the district. In Florida, all classes are free.

Once enrolled, students get a sign-in name and password. If students

need extra material for their class such as CD-ROMs or science kits, those

are mailed to them.

For classes created by Kentucky educators — as opposed to those bought

from class.com — students logging in are greeted with an interactive syllabus

that explains the lesson. Colorful, cartoon-like icons designate the types

of assignments posted and offer information on how to enter a threaded discussion.

In threaded discussions, students comment on assignments and can respond

to other students' messages. Roberts considered the discussions valuable — even though she was essentially the only participant in her class — because

of the direct feedback. She said the discussions were even more useful than

talking face to face in a classroom, because the exchange seemed more personal

and the comments better thought out.

"It's not like in class where the teacher says, "Let's discuss the book,'

and it doesn't go well because no one is ready," Roberts said. "You had

time to prepare and think. And the teacher can guide the discussion and

prepare comments for feedback."

Students in both the Kentucky and Florida programs are required to participate

in online discussions.

Flexible, Not Easy

The flexible nature of virtual schools allows students to take the class

at their own pace. Roberts, for instance, would log on every day, while

others might just log on during weekends.

When she got home from school, Roberts would immediately log on to

the Internet from her family's computer. While working on assignments from

her four "regular" high school classes, she would sign on to the Kentucky

Virtual High School page and see what assignments were posted for her.

Often, Jessica Andrews, Roberts' teacher, assigned online research on

various literary forms, such as short stories. Using a variety of sites

chosen by Andrews, Roberts would conduct research and then "chat'' with

Andrews in an online discussion.

Andrews would usually log on late at night when she had free time to

respond to comments, post discussion topics and lectures, and grade homework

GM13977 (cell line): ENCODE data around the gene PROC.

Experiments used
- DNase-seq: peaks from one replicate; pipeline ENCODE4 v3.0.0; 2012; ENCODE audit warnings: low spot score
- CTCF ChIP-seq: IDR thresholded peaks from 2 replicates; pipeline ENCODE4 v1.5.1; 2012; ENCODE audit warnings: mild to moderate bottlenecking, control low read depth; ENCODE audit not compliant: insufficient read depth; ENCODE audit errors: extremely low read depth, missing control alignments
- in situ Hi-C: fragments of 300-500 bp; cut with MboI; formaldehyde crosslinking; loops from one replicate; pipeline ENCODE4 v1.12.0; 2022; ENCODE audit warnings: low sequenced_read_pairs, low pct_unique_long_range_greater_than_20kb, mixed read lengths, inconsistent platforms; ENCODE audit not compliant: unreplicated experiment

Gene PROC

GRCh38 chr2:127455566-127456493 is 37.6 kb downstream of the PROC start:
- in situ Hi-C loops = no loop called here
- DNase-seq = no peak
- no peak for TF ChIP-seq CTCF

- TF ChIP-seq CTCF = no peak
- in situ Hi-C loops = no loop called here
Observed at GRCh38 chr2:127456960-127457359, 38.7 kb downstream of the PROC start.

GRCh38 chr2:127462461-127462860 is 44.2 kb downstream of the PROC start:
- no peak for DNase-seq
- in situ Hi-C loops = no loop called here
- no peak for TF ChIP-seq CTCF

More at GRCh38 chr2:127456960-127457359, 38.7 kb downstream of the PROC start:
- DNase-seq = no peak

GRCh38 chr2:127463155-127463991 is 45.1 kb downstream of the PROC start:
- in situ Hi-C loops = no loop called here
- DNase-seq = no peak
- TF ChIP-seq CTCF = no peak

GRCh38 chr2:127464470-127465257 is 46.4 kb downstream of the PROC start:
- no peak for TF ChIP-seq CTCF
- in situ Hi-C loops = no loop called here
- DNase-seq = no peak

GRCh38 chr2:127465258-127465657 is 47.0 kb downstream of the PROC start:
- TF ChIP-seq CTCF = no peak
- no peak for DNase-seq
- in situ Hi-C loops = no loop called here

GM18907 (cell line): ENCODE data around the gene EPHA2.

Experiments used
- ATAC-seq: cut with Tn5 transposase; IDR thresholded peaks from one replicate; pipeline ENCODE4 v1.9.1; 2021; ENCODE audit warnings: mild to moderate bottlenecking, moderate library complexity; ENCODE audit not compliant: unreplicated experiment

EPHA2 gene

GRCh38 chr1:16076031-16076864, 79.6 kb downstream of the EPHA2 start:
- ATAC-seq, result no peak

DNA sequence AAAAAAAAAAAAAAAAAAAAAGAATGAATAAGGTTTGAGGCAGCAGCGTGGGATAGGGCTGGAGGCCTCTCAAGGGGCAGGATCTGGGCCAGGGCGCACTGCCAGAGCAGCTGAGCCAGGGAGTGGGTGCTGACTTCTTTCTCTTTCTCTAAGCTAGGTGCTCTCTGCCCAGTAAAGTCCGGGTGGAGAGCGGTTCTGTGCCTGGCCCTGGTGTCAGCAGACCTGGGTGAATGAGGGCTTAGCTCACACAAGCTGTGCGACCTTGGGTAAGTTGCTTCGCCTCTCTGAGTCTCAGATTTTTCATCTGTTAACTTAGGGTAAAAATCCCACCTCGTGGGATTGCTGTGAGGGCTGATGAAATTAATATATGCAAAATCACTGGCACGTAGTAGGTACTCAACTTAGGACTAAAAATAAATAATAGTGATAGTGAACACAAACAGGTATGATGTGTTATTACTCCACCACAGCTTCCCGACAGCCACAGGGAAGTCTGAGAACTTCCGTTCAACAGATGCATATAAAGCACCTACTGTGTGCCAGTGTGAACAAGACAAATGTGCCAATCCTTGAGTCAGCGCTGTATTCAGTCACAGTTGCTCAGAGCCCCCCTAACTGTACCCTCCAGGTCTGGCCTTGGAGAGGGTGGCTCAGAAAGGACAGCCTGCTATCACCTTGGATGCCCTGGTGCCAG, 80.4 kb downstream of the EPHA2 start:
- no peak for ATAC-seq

assignments.

"Right now I feel like I give the person online the same type of time

and attention as those in my classroom," Andrews said.

Though there may be more freedom, online classes are not a breeze, Roberts

said. Her creative writing class took as much time — if not more — than

her regular classes.

The difficulty, she said, lies in the need to stay in constant contact.

And yet there is no one there to force you to log on and do assignments.

"You have to be self-motivated," she said.

The assignments can be harder, too, simply because they must be done

in an unfamiliar way — through online research. The classes don't revolve

around textbooks.

"This is not textbook online," said Bruce Friend, Florida's assistant

principal. "You know, "Read chapters one through 10 and do the questions

and e-mail them back to me.'"

A hidden bonus of the lessons is that students are learning how to use

technology as they work. This unfamiliarity challenges teachers, too. Teachers

are trained for the medium, but they must be very explicit when writing

assignments and beginning discussions with students. Subtlety gets lost

in the translation.

As far as tests go, Florida sets up a time and place where students

take tests or make presentations in person, while Kentucky conducts tests

online.

Of course, for Kentucky online tests, there is a possibility that a

student could be using notes, so the tests involve more critical thinking

rather than regurgitating facts. Also, software times the tests so that

students can't scour online resources for hours.

In the Future

Educators agree that although virtual high schools are becoming more

popular, no one's tearing down any schoolhouses just yet.

Instead, virtual high schools serve as a way to pool an entire state's

educational resources so students in every region have the same opportunities.

"Most people aren't willing to toss aside a traditional classroom,"

said Barbara Stein, a senior policy analyst of education technology issues

at the National Education Association. Virtual schools provide great opportunities

but should be used in addition to traditional classrooms, she said.

"Most parents and students are most comfortable with the core of their

education in a physical classroom," she said.

Educators at virtual high schools agreed.

"We don't see it as a replacement," Friend said. "We see it as a way

to expand curriculum and give students more choices. We have a motto. We

recognize that this is not for every student but being in a classroom with

four walls and listening to a teacher lecture is not for every student either."

The National Education Association has not done a formal study on statewide

virtual high schools, Stein said, but the group has issued quality standards

for educators to use as a benchmark for virtual programs.